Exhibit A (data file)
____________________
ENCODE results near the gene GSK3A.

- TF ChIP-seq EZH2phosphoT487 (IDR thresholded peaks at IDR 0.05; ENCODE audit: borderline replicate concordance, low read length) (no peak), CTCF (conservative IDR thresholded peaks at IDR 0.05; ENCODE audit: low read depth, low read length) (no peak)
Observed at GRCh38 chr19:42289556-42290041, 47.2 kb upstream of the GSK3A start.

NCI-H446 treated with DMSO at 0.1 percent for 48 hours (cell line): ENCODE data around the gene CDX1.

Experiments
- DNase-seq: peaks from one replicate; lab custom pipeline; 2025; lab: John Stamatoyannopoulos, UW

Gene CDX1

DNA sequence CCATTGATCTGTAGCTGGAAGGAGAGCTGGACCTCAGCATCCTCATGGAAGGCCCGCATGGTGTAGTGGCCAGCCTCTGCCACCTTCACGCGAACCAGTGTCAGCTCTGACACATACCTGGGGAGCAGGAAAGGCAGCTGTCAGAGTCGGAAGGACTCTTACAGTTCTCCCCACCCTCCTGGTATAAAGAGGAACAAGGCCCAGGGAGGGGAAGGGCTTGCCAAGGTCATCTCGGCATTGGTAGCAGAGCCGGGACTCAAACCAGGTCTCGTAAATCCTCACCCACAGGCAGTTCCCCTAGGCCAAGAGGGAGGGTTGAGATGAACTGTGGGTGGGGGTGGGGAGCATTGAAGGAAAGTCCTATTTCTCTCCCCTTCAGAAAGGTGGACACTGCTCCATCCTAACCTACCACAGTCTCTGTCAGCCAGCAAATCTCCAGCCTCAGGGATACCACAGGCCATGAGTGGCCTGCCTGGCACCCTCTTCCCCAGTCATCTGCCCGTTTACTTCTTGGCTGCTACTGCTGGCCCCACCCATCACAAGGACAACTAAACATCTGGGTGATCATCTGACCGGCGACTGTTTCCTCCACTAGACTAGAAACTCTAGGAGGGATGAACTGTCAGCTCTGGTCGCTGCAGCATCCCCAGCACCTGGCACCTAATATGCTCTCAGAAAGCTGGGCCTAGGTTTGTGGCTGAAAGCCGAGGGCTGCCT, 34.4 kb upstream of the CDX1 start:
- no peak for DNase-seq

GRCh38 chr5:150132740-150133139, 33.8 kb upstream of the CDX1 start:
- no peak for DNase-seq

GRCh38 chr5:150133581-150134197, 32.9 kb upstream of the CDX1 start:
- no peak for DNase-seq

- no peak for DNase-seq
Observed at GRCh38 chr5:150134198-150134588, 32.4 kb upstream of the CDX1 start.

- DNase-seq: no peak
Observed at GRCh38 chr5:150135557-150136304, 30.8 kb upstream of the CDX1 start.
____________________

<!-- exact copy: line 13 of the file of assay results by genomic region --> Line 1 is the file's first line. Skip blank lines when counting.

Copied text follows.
- no peak for DNase-seq